A new, water-logged history of the Moon

May 31, 2016 by Marlowe Hood
Astronaut Harrison Schmitt collects lunar rake samples at the Taurus-Littrow landing site on the moon during the Apollo 17 mission in this December 11, 1972

After the Apollo missions scooped up rocks from the Moon's surface and brought them home, scientists were convinced for decades that they had proof our nearest celestial neighbour was drier than a bone.

How wrong they were.

New technology detected water in those dusty samples nearly a decade ago, and a new study, published Wednesday, tells us how and when that water—lots and lots of it—likely wound up on the Moon.

In a word, asteroids.

After the Moon was born of a collision between Earth and a Mars-sized planet some 4.5 billion years ago, it was bombarded with water-rich asteroids known as for tens of millions of years, perhaps longer.

So was Earth, which is one reason the findings, published in Nature Communications, are of more than academic interest.

"The Moon can be viewed as a giant time capsule, preserving a record of the impact history of Earth and Moon since their formation," explained lead author Jessica Barnes, a researcher at The Open University in southern England.

On our on planet, that record has been largely erased by tectonic plates moving continents like pieces on a board game.

Giant ball of magma

Even if scientists today are sure there is water trapped on the Moon, they do not know how much, said co-author Roman Tartese, a researcher at the Minerology Institute of France's National Museum for Natural History.

"If we extrapolate from the Apollo samples, the could contain on the order of 1,000 trillion tonnes," he told AFP.

If there is that much, it will likely be locked inside minerals in the form of hydroxyl (OH) molecules, he added.

On the surface, up to a billion tonnes of frozen water—enough to fill a million Olympic pools—is probably lodged inside deep craters around the north and south lunar poles, where the Sun's rays never penetrate.

Recent research concluded that it "has been trapped there for three or four billion years," Tartese said by email.

Water on the Moon could have very practical implications.

If future scientific missions can extract oxygen from these molecules, astronauts could live—and breath—inside bases on the lunar surface.

And the hydrogen, once separated from the oxygen, could be used as fuel for rockets or space-based mining operations.

"This may seem like science fiction," Tartese said.

"But it is one of the reasons several space agencies—including the European Space Agency and NASA—are currently developing robotic missions to explore new regions to better estimate the quantity of ice."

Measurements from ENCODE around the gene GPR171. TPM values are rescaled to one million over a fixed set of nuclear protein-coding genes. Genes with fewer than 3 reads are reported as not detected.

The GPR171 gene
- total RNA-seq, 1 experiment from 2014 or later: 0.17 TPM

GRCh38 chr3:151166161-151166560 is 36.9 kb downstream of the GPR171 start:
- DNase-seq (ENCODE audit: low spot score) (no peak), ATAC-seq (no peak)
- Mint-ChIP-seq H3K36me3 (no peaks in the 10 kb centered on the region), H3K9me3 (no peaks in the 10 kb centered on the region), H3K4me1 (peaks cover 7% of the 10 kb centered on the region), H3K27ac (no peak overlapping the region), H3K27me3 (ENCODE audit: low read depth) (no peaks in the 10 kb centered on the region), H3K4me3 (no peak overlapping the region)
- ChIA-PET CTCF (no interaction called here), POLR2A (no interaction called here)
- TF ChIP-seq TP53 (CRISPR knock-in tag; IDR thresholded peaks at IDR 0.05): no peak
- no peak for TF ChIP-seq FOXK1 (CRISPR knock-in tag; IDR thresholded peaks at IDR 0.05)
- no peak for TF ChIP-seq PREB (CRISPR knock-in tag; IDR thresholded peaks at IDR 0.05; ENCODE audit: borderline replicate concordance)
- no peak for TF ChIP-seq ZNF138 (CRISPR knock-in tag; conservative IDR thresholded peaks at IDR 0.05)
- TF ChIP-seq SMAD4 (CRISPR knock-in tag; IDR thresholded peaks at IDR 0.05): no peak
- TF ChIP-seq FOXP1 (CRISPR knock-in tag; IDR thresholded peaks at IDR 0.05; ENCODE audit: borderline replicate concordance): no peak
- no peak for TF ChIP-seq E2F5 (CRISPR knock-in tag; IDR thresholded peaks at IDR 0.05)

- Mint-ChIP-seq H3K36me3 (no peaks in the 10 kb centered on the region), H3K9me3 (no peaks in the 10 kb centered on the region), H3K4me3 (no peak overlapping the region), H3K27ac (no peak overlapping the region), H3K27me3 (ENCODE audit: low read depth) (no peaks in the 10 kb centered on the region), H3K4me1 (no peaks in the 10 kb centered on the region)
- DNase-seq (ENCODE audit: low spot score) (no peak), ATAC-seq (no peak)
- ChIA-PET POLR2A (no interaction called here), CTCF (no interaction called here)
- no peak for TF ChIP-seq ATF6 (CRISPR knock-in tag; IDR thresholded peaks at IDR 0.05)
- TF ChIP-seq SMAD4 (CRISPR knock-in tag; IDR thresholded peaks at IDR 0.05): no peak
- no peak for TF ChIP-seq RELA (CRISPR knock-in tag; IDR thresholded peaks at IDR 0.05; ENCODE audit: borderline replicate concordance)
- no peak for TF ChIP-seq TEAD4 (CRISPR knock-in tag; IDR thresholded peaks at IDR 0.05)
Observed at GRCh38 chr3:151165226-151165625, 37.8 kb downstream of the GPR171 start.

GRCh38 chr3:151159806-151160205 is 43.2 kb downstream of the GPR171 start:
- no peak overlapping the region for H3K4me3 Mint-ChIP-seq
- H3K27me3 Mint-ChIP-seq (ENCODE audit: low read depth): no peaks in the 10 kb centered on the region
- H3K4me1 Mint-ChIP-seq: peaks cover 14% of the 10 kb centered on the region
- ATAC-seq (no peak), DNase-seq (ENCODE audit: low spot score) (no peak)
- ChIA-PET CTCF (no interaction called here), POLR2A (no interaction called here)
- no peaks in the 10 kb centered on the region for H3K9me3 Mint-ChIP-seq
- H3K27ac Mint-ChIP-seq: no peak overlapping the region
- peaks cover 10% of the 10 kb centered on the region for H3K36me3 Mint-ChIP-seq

It is also possible, the researchers said, that some of the water on the may have been ejected by volcanic eruptions, bubbling up from what was once a molten interior.

The Moon, in fact, probably began as "an enormous ball of magma" progressively cooled and hardened, said Tartese.

Explore further: Water on the moon?

More information: Nature Communications, nature.com/articles/doi:10.1038/ncomms11684

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Osiris1
5 / 5 (1) May 31, 2016
Why would we use the hydrogen for rocket fuel when we know that chemical rockets are the least efficient, slowest, and by far the most expensive way to get around even in our own system. Especially when we know that the moon abounds in Helium-3, FUSION fuel ! ! Oxygen we need to breathe. Hydrogen we can use for electric fuel cells for moon cars and trucks for mining the He-3. Water for our use and for raising crops hydroponically. Get lunar materials from the tailings from burrowing into and under the lunar surface for living spaces free of radiation, excess sunlight. Other byproducts for sealing our constructed 'man and woman caves' for our living and working spaces so that our precious manufactured air does not leak out.
wduckss
1 / 5 (4) Jun 01, 2016
"This may seem like science fiction," Tartese said."

In subsequent articles I expect that will be in the seas on the moon bathe aliens.
A typical article where of molecules, make a herd of elephants.
Mark Thomas
1 / 5 (1) Jun 01, 2016
Osiris1, that day may come eventually, but we are far from ready at this point. Producing the requisite conditions for fusion with deuterium and helium-3 is considerably more difficult than fusion with deuterium and tritium, which is also far from ready for prime time. I understand that the other thing to consider is side reactions between two deuterium atoms will prevent this from being a perfect fusion fuel, although I like the idea of generating power directly from the loose proton, which would make an interesting rocket engine as well.
SciTechdude
not rated yet Jun 01, 2016
You could use a more dirty fusion and just sort of point the radiation into space and vent the waste heat into vacuum. There's already considerably worse coming in from space in the form of cosmic radiation.

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